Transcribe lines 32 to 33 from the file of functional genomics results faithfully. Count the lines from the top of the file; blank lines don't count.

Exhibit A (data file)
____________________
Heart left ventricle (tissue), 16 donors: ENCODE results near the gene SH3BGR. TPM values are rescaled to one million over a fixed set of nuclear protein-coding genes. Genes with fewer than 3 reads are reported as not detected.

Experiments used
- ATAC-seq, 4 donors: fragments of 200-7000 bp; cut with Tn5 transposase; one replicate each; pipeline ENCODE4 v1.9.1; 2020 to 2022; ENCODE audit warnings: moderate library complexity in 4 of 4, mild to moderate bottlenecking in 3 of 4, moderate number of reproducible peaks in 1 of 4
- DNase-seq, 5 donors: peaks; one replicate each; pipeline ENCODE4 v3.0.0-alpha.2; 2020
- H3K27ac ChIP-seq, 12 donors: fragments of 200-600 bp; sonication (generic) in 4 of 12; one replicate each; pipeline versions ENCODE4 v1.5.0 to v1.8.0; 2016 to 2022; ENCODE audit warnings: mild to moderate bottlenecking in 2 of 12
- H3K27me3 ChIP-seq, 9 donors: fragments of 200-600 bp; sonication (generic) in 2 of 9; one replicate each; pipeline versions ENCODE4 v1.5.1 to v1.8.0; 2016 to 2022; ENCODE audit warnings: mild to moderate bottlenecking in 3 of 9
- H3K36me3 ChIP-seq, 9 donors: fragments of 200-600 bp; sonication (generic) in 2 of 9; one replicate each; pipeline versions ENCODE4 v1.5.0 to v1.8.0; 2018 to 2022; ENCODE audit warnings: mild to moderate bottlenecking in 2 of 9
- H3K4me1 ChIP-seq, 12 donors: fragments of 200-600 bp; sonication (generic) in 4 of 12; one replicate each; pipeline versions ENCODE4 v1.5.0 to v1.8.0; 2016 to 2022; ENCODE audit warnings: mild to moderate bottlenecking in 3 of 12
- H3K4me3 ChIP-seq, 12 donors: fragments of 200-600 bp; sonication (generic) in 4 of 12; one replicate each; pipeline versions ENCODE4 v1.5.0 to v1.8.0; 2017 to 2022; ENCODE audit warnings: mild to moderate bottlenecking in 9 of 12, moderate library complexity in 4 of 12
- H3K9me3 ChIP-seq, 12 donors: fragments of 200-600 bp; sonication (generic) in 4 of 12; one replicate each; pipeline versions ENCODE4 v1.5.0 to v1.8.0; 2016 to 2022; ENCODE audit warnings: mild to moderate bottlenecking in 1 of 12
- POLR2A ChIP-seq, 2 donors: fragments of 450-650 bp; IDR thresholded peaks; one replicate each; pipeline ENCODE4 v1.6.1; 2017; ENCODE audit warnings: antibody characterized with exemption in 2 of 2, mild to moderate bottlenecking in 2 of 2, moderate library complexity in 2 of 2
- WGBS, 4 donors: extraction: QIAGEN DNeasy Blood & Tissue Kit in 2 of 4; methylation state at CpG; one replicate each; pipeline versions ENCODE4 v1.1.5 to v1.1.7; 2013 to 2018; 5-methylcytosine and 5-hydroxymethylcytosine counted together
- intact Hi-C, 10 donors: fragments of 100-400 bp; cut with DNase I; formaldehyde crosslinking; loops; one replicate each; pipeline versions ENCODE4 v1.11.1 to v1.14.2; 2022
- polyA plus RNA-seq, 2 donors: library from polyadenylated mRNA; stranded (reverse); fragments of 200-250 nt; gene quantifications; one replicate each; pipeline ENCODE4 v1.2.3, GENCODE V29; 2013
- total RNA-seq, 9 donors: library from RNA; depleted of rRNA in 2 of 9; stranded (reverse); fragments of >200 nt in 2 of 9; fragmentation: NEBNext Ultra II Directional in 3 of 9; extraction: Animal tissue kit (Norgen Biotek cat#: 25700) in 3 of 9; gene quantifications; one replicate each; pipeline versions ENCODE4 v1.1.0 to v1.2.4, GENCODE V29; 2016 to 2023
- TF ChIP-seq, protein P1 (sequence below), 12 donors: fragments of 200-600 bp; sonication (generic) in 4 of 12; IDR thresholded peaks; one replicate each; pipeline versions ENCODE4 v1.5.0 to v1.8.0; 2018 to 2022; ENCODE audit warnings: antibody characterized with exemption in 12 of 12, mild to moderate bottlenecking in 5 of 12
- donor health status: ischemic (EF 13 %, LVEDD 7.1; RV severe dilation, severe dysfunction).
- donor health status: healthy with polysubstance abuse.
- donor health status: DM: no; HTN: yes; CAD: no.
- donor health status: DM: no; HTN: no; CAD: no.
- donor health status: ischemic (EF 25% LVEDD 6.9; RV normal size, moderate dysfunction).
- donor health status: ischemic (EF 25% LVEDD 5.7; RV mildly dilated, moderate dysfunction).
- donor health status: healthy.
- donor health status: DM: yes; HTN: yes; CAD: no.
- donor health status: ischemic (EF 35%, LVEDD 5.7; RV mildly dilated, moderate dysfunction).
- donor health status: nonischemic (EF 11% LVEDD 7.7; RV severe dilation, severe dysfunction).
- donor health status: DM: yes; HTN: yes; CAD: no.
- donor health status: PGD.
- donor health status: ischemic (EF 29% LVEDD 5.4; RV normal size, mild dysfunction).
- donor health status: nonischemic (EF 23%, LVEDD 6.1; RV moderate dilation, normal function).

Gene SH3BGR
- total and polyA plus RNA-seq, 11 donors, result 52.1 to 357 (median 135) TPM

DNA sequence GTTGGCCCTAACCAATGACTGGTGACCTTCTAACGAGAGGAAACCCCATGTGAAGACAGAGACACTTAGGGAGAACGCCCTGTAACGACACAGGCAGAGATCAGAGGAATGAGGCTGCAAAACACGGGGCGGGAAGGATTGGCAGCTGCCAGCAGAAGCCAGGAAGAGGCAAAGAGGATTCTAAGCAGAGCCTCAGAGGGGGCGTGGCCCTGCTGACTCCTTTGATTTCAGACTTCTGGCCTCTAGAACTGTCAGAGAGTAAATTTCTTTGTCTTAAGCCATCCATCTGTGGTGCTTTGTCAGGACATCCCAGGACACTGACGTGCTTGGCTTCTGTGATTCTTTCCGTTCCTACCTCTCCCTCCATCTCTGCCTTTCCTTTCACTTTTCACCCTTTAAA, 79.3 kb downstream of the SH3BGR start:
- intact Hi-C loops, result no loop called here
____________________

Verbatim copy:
- total and polyA plus RNA-seq, 11 donors, result 52.1 to 357 (median 135) TPM

DNA sequence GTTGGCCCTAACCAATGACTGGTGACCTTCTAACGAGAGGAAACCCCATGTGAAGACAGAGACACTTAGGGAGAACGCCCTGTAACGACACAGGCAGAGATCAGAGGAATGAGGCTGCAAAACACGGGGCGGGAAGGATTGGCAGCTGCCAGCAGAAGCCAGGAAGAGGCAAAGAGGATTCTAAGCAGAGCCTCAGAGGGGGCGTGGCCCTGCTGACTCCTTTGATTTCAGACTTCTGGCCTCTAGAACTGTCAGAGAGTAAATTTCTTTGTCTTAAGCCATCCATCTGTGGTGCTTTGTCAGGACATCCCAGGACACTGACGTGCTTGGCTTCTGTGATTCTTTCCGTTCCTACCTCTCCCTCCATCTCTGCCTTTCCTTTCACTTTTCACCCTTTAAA, 79.3 kb downstream of the SH3BGR start: